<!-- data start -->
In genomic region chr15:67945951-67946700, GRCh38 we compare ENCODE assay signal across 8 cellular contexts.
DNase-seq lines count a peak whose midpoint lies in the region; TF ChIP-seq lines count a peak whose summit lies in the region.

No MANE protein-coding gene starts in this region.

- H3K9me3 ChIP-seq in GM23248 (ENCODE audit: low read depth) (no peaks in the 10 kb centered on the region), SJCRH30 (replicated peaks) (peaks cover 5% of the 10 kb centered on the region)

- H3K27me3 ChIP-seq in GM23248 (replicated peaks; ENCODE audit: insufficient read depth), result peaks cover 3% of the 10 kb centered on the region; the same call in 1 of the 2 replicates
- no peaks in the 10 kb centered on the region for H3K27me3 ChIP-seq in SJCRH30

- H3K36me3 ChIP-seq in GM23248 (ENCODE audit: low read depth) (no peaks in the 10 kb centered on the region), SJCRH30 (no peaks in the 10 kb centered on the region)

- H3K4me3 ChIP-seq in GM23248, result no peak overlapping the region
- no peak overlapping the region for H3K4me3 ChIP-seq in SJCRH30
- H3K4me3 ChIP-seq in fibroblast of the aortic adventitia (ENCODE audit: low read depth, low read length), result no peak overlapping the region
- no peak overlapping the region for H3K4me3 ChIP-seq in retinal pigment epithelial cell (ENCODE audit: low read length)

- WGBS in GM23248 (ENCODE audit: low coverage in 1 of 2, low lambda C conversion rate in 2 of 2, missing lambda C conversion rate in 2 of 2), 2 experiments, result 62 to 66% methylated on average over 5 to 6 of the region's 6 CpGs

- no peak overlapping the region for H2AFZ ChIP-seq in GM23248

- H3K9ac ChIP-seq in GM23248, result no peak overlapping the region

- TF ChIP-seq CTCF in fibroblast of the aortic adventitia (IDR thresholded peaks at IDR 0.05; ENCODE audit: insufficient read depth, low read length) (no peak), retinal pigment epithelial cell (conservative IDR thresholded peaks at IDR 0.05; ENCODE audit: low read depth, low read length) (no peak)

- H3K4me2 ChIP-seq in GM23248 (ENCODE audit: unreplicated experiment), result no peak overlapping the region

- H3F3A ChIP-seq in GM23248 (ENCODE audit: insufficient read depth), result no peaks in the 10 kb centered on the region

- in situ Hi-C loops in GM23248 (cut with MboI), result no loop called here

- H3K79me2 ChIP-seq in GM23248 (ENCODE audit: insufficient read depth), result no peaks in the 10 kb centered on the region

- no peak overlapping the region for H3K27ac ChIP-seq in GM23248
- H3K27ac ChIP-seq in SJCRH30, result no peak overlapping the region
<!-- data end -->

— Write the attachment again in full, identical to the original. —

In genomic region chr15:67945951-67946700, GRCh38 we compare ENCODE assay signal across 8 cellular contexts.
DNase-seq lines count a peak whose midpoint lies in the region; TF ChIP-seq lines count a peak whose summit lies in the region.

No MANE protein-coding gene starts in this region.

- H3K9me3 ChIP-seq in GM23248 (ENCODE audit: low read depth) (no peaks in the 10 kb centered on the region), SJCRH30 (replicated peaks) (peaks cover 5% of the 10 kb centered on the region)

- H3K27me3 ChIP-seq in GM23248 (replicated peaks; ENCODE audit: insufficient read depth), result peaks cover 3% of the 10 kb centered on the region; the same call in 1 of the 2 replicates
- no peaks in the 10 kb centered on the region for H3K27me3 ChIP-seq in SJCRH30

- H3K36me3 ChIP-seq in GM23248 (ENCODE audit: low read depth) (no peaks in the 10 kb centered on the region), SJCRH30 (no peaks in the 10 kb centered on the region)

- H3K4me3 ChIP-seq in GM23248, result no peak overlapping the region
- no peak overlapping the region for H3K4me3 ChIP-seq in SJCRH30
- H3K4me3 ChIP-seq in fibroblast of the aortic adventitia (ENCODE audit: low read depth, low read length), result no peak overlapping the region
- no peak overlapping the region for H3K4me3 ChIP-seq in retinal pigment epithelial cell (ENCODE audit: low read length)

- WGBS in GM23248 (ENCODE audit: low coverage in 1 of 2, low lambda C conversion rate in 2 of 2, missing lambda C conversion rate in 2 of 2), 2 experiments, result 62 to 66% methylated on average over 5 to 6 of the region's 6 CpGs

- no peak overlapping the region for H2AFZ ChIP-seq in GM23248

- H3K9ac ChIP-seq in GM23248, result no peak overlapping the region

- TF ChIP-seq CTCF in fibroblast of the aortic adventitia (IDR thresholded peaks at IDR 0.05; ENCODE audit: insufficient read depth, low read length) (no peak), retinal pigment epithelial cell (conservative IDR thresholded peaks at IDR 0.05; ENCODE audit: low read depth, low read length) (no peak)

- H3K4me2 ChIP-seq in GM23248 (ENCODE audit: unreplicated experiment), result no peak overlapping the region

- H3F3A ChIP-seq in GM23248 (ENCODE audit: insufficient read depth), result no peaks in the 10 kb centered on the region

- in situ Hi-C loops in GM23248 (cut with MboI), result no loop called here

- H3K79me2 ChIP-seq in GM23248 (ENCODE audit: insufficient read depth), result no peaks in the 10 kb centered on the region

- no peak overlapping the region for H3K27ac ChIP-seq in GM23248
- H3K27ac ChIP-seq in SJCRH30, result no peak overlapping the region